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Buying and Selling your Auto Shop Business


  1. New Repair Shop, Partnerships, Bank Loans

    Buying a repair shop? Creating a new company? Partnership problems? Adding more locations? Have a business deal you would like to discuss? Business Plans, Bank Loans, Real Estate.

  2. Exit Strategy, Retirement, Selling Your Repair Shop

    Ready for retirement? Do you have a plan? Selling your auto repair business? What is your exit strategy? Building a plan for retirement.


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    • Agreed.  I did look at Resolv and also noted that there was not much value provided by spending $720/yr.    At least Firestone is not risking much.  I see about $120-$300 in hard costs vs $720, so it's a great deal for Firestone.  If you need a battery, especially an AGM battery, then this might come close to break even for the consumer.   Some others were touting a monthly plans, but this one is an annual plan, paid monthly.   Maybe the fine print in all are annual plans.   I would imagine that Resolv would be a tough sale.   The other thing that they did was to convert their road-hazard programs to a subscription model.... adding in an alignment.   This may be a good value to the consumer as the alignment eats up most of the $120. It reminded me of the NTB 5 year alignment plan, which has a better face value.  Thanks for sharing the list.    To Danil Hopefully, you have the necessary fine print to remain whole.  For instance, can I bring my 2021 10 quart Land Rover in for a synthetic oil change and pay the $20 plan, then cancel on month 2?    Did you contemplate such expensive oils in your unlimited synthetic plan?   I charge more than your total yearly maintenance cost for this one oil change.    Firestone/Resolv prequalifies each car for the plan and does not accept all vehicles.   They list no criteria.     Are your prices and plans providing significant value to your shop?   And have you floated this concept by any of your customers?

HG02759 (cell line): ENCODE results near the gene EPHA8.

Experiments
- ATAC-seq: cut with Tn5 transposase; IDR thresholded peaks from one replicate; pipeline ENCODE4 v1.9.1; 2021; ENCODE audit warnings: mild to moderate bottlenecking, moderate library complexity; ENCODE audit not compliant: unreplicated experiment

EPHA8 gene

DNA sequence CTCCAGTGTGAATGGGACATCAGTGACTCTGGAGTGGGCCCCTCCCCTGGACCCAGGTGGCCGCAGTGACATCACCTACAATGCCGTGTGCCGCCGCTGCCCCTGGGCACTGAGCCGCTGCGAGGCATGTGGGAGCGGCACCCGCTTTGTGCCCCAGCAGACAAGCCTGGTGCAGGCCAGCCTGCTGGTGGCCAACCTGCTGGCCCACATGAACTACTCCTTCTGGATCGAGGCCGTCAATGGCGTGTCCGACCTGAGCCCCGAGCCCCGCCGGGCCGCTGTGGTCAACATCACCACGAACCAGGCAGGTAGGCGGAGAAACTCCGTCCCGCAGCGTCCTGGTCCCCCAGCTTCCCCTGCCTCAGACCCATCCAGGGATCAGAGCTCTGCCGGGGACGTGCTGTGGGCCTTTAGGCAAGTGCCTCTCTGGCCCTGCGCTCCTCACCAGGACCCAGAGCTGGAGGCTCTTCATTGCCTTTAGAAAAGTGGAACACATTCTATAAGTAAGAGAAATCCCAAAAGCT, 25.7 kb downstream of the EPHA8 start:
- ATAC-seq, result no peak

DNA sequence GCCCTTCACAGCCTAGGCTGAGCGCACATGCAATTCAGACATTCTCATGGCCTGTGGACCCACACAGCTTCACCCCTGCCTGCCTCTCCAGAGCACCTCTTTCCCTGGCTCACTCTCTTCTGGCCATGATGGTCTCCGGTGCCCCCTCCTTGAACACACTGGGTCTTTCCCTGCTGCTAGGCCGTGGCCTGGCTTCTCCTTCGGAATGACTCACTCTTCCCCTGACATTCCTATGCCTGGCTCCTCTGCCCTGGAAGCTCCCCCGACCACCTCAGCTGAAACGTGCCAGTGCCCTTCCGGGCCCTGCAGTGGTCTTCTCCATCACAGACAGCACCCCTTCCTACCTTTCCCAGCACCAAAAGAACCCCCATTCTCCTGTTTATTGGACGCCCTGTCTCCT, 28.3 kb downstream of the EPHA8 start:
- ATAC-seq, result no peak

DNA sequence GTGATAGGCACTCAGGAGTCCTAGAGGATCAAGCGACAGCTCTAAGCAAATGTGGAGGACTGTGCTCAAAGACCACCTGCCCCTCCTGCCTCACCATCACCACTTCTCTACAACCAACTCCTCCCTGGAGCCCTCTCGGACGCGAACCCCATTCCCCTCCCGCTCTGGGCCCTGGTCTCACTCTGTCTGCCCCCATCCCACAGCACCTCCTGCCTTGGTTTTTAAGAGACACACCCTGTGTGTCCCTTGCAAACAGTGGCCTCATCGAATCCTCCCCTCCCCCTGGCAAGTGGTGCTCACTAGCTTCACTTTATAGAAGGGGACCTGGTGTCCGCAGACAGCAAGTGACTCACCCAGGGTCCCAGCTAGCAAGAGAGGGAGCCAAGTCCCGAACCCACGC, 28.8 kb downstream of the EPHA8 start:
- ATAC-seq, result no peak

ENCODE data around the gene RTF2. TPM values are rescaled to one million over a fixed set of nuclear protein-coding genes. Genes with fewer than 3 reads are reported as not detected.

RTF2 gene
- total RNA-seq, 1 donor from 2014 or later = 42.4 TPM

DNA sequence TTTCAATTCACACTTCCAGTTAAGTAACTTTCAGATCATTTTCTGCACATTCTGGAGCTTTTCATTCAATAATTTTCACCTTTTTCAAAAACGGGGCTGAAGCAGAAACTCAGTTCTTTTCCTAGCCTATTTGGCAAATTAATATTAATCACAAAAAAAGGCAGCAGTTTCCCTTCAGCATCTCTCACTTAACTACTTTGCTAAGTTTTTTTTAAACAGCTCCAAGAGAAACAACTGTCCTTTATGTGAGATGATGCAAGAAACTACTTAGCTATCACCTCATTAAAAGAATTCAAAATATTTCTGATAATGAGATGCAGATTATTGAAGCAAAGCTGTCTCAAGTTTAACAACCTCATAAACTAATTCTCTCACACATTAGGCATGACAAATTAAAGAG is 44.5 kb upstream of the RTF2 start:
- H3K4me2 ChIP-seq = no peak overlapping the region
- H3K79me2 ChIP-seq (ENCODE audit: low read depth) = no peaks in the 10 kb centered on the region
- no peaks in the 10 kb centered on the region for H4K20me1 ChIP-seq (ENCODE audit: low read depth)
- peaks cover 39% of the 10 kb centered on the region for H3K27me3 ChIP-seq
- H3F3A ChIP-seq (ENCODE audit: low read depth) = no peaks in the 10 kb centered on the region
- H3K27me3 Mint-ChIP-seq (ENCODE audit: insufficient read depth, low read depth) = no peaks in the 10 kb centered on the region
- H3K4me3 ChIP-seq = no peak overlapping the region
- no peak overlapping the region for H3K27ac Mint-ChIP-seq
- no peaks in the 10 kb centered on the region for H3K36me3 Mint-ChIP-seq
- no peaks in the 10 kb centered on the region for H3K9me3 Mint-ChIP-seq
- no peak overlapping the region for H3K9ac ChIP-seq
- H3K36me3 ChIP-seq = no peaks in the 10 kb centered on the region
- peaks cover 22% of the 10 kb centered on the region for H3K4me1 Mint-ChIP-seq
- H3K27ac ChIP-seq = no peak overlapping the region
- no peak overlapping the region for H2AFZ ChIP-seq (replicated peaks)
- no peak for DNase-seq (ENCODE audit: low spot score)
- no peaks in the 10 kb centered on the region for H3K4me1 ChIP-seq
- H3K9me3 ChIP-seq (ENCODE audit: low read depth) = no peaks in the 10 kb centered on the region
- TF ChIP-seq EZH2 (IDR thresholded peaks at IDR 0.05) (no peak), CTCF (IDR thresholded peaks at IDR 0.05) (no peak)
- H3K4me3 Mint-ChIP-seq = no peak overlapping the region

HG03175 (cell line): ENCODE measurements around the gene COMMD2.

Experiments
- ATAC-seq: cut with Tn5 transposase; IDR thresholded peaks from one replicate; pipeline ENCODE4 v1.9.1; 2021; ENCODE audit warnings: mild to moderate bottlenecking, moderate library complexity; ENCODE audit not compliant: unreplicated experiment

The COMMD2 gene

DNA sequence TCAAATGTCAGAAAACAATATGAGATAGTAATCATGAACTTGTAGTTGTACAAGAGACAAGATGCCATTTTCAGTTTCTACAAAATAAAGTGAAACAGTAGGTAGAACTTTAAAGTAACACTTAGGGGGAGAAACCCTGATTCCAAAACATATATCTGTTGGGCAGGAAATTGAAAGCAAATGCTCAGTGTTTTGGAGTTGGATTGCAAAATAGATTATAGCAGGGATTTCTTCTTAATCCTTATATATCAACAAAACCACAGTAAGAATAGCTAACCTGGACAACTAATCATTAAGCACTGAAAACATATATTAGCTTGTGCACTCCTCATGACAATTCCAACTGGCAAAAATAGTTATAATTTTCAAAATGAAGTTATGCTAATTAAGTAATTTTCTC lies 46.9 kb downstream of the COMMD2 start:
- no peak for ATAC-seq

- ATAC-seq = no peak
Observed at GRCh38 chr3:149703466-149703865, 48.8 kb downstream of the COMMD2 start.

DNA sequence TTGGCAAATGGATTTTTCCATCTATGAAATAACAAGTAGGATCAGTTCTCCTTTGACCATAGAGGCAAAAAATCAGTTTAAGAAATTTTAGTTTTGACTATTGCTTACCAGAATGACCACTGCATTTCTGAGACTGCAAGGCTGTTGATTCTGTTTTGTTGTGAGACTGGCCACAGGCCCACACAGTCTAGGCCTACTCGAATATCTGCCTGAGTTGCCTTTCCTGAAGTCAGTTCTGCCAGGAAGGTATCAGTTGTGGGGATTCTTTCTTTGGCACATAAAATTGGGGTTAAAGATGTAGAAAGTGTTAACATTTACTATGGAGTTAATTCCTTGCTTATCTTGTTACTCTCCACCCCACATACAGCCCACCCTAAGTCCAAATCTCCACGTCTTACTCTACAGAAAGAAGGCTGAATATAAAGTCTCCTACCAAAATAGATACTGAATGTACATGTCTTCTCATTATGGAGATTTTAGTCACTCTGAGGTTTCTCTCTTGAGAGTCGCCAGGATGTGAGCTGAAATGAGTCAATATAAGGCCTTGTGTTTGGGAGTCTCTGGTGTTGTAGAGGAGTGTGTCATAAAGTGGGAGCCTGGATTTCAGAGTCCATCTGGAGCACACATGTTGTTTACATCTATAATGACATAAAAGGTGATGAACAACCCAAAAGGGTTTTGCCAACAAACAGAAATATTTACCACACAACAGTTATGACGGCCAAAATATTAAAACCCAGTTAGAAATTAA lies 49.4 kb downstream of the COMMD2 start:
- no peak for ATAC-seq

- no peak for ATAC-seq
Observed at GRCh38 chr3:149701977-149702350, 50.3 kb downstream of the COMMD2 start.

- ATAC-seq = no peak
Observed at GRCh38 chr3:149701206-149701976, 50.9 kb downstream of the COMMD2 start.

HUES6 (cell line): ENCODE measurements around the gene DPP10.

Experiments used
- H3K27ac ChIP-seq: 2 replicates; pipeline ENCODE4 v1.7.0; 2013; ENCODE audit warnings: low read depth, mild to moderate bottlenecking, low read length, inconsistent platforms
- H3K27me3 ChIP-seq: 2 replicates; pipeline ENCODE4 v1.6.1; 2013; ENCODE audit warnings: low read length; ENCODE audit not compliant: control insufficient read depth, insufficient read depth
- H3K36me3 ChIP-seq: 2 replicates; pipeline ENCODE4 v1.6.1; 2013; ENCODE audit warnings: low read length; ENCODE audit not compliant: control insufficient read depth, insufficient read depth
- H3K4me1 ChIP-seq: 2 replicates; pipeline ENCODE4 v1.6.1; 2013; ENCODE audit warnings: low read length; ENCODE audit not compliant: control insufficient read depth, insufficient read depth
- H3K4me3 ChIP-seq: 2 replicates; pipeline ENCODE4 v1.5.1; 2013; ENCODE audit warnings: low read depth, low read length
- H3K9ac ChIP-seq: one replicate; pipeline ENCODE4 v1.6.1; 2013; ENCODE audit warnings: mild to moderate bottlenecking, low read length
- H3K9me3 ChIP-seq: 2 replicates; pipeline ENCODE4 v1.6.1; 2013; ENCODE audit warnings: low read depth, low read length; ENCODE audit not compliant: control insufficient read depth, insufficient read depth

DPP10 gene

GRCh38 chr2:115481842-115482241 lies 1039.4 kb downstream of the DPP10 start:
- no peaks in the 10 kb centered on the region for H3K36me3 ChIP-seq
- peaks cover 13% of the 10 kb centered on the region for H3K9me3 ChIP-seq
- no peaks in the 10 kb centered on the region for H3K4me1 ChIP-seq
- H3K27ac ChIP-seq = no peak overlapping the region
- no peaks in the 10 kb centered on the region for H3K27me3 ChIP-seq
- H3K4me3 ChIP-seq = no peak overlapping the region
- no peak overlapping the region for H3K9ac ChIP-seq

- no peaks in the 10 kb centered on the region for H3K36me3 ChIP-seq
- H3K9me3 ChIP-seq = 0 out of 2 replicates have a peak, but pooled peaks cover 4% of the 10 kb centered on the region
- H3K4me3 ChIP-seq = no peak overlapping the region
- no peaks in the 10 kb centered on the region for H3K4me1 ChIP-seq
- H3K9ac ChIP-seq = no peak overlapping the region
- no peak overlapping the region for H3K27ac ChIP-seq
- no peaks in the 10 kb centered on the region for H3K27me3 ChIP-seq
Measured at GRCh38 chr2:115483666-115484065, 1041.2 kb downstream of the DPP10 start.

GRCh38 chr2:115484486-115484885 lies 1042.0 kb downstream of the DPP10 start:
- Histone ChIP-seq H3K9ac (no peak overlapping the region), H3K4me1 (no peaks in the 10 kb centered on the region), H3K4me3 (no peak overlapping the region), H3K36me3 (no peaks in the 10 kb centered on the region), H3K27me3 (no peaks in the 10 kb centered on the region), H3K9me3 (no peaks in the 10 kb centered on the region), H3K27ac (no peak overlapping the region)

• I think it is the resolvauto.com link that shows me these are not all extended warranty type scam companies, although some are for sure. Resolve is a Bridgestone Firestone USA program and it shows up on their service websites, such as Firestone Complete Auto Care websites, Terms here: https://resolvauto.com/legal/RESOLV_terms-and-conditions_2020-12-14.pdf.  Plan offerings here: https://resolvauto.com/sign-up/add-plan Not sure what demographic this might work for, as it does not eliminate repair costs, and does not appear it is a good value for most consumers, but it does show that big players are testing the waters. It does appear to be a viable business model that could generate profit dollars, based on a cursory review of the monthly charges and benefits provided.